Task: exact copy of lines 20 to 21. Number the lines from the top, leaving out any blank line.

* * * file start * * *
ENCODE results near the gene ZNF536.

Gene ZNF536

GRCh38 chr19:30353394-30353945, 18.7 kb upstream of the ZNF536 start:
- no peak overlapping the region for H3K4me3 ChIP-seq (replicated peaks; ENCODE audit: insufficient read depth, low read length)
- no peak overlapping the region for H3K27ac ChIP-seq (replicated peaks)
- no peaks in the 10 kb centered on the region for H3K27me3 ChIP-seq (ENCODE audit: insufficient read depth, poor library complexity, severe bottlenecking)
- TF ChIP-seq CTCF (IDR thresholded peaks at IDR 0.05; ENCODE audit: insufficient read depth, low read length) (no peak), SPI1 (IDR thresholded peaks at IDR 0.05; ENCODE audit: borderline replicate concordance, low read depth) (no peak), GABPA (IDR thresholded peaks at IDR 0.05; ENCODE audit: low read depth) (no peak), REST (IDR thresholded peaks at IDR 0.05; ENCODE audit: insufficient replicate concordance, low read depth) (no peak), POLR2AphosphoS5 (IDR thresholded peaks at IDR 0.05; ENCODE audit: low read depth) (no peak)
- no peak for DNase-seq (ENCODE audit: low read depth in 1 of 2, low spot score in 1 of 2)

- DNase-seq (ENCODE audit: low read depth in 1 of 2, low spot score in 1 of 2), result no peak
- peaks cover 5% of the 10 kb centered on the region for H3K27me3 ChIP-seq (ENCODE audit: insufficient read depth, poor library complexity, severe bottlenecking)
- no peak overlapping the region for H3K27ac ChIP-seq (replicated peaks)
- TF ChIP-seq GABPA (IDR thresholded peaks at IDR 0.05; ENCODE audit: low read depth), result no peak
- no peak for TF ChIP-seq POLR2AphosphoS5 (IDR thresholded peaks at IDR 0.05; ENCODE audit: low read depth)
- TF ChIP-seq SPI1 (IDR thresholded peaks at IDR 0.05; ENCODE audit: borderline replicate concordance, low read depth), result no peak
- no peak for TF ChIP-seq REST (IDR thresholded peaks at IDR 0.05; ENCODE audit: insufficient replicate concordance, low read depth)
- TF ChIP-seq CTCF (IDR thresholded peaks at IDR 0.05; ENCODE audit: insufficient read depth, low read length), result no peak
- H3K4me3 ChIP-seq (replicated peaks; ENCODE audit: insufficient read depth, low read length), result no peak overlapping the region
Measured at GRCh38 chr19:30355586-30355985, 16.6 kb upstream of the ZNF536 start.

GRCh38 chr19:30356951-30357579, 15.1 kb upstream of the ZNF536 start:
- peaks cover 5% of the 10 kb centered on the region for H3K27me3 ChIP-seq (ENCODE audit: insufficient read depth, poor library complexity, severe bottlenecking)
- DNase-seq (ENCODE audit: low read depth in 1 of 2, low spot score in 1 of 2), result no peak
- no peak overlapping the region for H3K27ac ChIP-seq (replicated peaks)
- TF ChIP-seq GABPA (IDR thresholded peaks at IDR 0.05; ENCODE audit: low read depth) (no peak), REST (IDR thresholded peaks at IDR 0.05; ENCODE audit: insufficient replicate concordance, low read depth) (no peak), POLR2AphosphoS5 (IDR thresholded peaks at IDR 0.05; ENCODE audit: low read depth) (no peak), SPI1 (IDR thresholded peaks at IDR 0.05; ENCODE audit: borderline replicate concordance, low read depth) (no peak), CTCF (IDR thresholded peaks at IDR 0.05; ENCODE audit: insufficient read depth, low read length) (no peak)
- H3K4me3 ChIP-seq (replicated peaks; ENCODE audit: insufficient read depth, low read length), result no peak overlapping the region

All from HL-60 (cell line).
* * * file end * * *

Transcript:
- peaks cover 5% of the 10 kb centered on the region for H3K27me3 ChIP-seq (ENCODE audit: insufficient read depth, poor library complexity, severe bottlenecking)
- DNase-seq (ENCODE audit: low read depth in 1 of 2, low spot score in 1 of 2), result no peak